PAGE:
The paper also notes that the Democratic Party platform endorsed profit sharing plans, and that Secretary Hillary Clinton “expressed strong support for the idea of employee stock ownership as another example of profit sharing.”


Rare Agreement

One of the two independents who sponsored S 1212 was Senator Bernie Sanders, an ardent supporter of average pay workers and a legislator known for his liberal public policy agenda.

Senator Sanders and President Ronald Reagan—who espoused conservative ideals—would have been hard pressed to find issues on which they agreed. But both agreed on the value of ESOPs.

Ronald Reagan was the staunchest presidential supporter of ESOPs our county has seen, helping to draw attention to ESOPs and spur legislation that promoted and protected them. And Senator Sanders began his bid for the White House by once again voicing his support for ESOPs, including sponsoring S 1212.


Moving Forward

The ESOP model of employee ownership possesses a rare power to unite us. And that power is needed today.

Perhaps instead of focusing so much energy on issues where our nation—and our members of Congress—are destined to disagree, resulting in rancorous debates, we should start by spending a little time focusing on areas where we agree. ESOPs offer a perfect opportunity to build agreement.

The Ownership Infection

What if the spirit of employee ownership was like a virus, something that could be caught and transmitted to the next person you talk to?

What if it already is?

Amy Kirby is an employee owner at DCS Corporation. Last year she wrote an impressive letter nominating one of the people on her staff, Karla Langhus, to be The ESOP Association’s Employee Owner of the Year. Langhus, the chair of the DCS ESOP Communications Committee, won the award.

Ask Langhus about the remarkable list of accomplishments detailed in Kirby’s letter, and she credits Kirby for supporting her work as committee chair. “If it weren’t for her, it would never have gotten done,” says Langhus.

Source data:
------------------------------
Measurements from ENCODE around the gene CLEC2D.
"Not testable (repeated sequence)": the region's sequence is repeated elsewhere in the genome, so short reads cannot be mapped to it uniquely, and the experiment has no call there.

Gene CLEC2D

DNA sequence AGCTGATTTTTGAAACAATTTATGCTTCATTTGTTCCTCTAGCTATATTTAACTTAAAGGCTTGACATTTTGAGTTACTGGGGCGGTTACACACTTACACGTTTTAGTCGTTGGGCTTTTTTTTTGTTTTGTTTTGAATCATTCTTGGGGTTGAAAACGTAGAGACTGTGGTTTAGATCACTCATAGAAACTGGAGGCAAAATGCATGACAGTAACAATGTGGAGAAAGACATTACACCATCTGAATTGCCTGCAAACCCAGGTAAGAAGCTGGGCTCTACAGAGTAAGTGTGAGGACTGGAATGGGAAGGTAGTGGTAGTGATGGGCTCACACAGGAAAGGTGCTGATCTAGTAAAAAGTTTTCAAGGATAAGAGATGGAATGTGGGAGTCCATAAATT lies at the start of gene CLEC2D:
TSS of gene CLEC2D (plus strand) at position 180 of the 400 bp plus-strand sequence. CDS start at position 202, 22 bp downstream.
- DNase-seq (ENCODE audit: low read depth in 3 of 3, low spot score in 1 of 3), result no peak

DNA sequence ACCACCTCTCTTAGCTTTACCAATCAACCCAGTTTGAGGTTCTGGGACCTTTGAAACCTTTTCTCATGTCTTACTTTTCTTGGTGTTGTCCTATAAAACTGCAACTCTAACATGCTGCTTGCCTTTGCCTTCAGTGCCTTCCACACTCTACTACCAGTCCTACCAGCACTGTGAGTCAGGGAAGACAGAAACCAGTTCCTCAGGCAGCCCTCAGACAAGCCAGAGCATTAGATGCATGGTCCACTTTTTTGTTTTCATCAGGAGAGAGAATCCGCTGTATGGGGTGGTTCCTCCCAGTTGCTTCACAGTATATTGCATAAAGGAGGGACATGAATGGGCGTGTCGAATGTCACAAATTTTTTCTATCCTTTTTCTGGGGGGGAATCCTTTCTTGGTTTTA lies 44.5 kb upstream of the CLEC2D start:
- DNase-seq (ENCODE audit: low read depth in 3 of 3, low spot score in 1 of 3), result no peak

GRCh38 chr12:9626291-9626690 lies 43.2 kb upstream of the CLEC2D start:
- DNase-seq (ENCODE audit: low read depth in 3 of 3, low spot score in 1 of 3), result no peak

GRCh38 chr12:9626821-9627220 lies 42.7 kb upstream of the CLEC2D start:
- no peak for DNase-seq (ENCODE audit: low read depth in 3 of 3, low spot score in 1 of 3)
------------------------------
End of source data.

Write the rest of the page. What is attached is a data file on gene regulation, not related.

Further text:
Langus also points out how well she and Kirby work together in their daily roles. Kirby, says Langhus, often acts like a partner, someone with whom she can bounce around ideas and work with to solve problems.

Langhus’ accomplishments clearly are the result of energy and hard work. Why does she put so much into the job of helping co-workers understand the ESOP? What does she get out of it?

“I get to do what I want to do,” says Langhus.

Taking ownership is important to Langhus. And she recognizes that it is important to others as well, so she makes sure committee members have autonomy and can make the projects they tackle their own. “I leave it to each committee member to figure out what will work best in their area,” she says.

Committee member Alan Johnson agrees.

“We come to her with ideas and she says, “Yes, that sounds good,’ and gives us feedback. And then we run with it.” Says Johnson: “We do feel like we are responsible for making an impact.”

Like a virus, ownership seems to have been passed from one person to another. Each one ends up with the space to claim ownership of his or her own efforts.

The results are more than just a good feeling. They are a focus on the long term benefit of the employee owners and the company.

Johnson says that while some investors in public companies may care only about the short term—and might be willing to tolerate cutting staff or shuttering branches to achieve that goal—he feels ESOP companies are more focused on the long term and are more loyal to their employees. In turn, that helps him focus long term.

“Having the long term in mind means you can plant these little seeds. And if you stay with the company you can see those seeds grow and grow,” says Johnson. “You actually are empowered to make a difference, and you can see that difference unfold.”

He adds: “I know the reward for helping out the company as a whole is eventually going to come back to me.”

Clearly, Johnson has the employee ownership spirit bug—one he caught from Langhus and Kirby.